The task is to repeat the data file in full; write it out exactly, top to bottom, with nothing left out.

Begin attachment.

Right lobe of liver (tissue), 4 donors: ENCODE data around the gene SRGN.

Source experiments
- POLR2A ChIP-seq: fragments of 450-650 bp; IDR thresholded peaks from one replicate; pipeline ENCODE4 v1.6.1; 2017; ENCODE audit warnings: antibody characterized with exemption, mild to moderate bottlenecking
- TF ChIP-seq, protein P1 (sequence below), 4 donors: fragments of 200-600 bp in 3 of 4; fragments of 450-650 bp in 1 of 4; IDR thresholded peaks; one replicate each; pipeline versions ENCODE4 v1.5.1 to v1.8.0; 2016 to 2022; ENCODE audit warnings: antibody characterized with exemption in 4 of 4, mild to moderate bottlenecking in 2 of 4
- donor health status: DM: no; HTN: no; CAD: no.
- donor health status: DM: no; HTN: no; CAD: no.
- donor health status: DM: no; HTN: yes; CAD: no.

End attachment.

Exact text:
Right lobe of liver (tissue), 4 donors: ENCODE data around the gene SRGN.

Source experiments
- POLR2A ChIP-seq: fragments of 450-650 bp; IDR thresholded peaks from one replicate; pipeline ENCODE4 v1.6.1; 2017; ENCODE audit warnings: antibody characterized with exemption, mild to moderate bottlenecking
- TF ChIP-seq, protein P1 (sequence below), 4 donors: fragments of 200-600 bp in 3 of 4; fragments of 450-650 bp in 1 of 4; IDR thresholded peaks; one replicate each; pipeline versions ENCODE4 v1.5.1 to v1.8.0; 2016 to 2022; ENCODE audit warnings: antibody characterized with exemption in 4 of 4, mild to moderate bottlenecking in 2 of 4
- donor health status: DM: no; HTN: no; CAD: no.
- donor health status: DM: no; HTN: no; CAD: no.
- donor health status: DM: no; HTN: yes; CAD: no.